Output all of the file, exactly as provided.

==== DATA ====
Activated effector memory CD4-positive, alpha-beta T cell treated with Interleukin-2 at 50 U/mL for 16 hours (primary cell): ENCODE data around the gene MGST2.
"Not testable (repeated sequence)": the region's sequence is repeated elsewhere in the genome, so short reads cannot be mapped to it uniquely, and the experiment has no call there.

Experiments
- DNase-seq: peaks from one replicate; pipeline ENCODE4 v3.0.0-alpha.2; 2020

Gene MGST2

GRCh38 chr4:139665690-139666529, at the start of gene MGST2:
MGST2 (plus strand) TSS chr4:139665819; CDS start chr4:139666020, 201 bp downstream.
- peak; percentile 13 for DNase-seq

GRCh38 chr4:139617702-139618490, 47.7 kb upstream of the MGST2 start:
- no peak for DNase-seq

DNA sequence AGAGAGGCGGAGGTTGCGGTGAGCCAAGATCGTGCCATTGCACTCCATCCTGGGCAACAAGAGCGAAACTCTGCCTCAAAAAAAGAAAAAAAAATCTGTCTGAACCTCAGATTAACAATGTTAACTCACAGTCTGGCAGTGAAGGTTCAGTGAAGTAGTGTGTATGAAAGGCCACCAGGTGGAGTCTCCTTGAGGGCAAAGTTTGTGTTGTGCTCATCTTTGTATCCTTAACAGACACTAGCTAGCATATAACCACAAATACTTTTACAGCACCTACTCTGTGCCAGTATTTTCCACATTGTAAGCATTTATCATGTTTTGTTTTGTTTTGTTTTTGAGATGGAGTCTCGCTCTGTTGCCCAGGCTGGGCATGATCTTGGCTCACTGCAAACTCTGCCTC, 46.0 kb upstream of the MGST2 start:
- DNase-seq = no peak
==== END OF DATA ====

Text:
Activated effector memory CD4-positive, alpha-beta T cell treated with Interleukin-2 at 50 U/mL for 16 hours (primary cell): ENCODE data around the gene MGST2.
"Not testable (repeated sequence)": the region's sequence is repeated elsewhere in the genome, so short reads cannot be mapped to it uniquely, and the experiment has no call there.

Experiments
- DNase-seq: peaks from one replicate; pipeline ENCODE4 v3.0.0-alpha.2; 2020

Gene MGST2

GRCh38 chr4:139665690-139666529, at the start of gene MGST2:
MGST2 (plus strand) TSS chr4:139665819; CDS start chr4:139666020, 201 bp downstream.
- peak; percentile 13 for DNase-seq

GRCh38 chr4:139617702-139618490, 47.7 kb upstream of the MGST2 start:
- no peak for DNase-seq

DNA sequence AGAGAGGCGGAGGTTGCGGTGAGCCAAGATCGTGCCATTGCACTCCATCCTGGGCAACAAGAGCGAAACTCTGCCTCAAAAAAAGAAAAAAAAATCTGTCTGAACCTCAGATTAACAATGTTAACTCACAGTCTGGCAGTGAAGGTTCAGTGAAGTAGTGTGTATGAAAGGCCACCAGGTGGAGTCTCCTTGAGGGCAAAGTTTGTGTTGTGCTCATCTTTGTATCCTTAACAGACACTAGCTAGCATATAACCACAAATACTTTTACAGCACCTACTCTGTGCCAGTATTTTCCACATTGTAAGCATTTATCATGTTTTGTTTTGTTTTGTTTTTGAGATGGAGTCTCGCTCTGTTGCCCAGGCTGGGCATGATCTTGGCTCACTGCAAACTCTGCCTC, 46.0 kb upstream of the MGST2 start:
- DNase-seq = no peak